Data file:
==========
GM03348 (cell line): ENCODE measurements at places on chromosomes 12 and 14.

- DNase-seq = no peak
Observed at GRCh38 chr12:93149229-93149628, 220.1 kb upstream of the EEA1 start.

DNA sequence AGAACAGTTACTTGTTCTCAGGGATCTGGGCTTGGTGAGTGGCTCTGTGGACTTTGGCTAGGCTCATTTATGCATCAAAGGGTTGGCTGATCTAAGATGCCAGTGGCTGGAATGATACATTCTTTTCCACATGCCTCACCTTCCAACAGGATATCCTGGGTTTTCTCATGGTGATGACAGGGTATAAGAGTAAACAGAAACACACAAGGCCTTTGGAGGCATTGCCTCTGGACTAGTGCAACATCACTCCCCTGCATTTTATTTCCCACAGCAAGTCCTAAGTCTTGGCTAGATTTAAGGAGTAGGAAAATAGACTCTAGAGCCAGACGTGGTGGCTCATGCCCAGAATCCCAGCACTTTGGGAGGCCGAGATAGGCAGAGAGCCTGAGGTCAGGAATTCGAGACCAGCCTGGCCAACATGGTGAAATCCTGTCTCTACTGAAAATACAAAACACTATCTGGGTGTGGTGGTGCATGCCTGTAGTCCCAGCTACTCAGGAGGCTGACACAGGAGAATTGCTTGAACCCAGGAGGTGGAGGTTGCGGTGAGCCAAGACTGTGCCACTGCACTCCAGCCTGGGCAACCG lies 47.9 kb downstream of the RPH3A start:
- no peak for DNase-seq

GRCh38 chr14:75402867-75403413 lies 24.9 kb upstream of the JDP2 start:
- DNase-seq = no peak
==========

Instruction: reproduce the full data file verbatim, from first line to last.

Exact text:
GM03348 (cell line): ENCODE measurements at places on chromosomes 12 and 14.

- DNase-seq = no peak
Observed at GRCh38 chr12:93149229-93149628, 220.1 kb upstream of the EEA1 start.

DNA sequence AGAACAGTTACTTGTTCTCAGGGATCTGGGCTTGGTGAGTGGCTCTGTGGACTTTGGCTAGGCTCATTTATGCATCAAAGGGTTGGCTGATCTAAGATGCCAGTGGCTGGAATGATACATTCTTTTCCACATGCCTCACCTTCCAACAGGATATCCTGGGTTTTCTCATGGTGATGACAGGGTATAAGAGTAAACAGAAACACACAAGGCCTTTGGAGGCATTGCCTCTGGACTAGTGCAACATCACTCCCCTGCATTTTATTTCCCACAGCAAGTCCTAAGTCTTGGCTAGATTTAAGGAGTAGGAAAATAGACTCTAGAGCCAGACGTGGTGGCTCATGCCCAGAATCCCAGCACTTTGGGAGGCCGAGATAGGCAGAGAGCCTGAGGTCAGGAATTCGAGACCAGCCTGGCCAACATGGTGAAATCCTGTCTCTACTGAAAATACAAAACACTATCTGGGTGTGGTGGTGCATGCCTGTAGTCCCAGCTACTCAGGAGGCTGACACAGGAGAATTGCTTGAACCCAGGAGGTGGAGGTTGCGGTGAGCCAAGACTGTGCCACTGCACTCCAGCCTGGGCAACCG lies 47.9 kb downstream of the RPH3A start:
- no peak for DNase-seq

GRCh38 chr14:75402867-75403413 lies 24.9 kb upstream of the JDP2 start:
- DNase-seq = no peak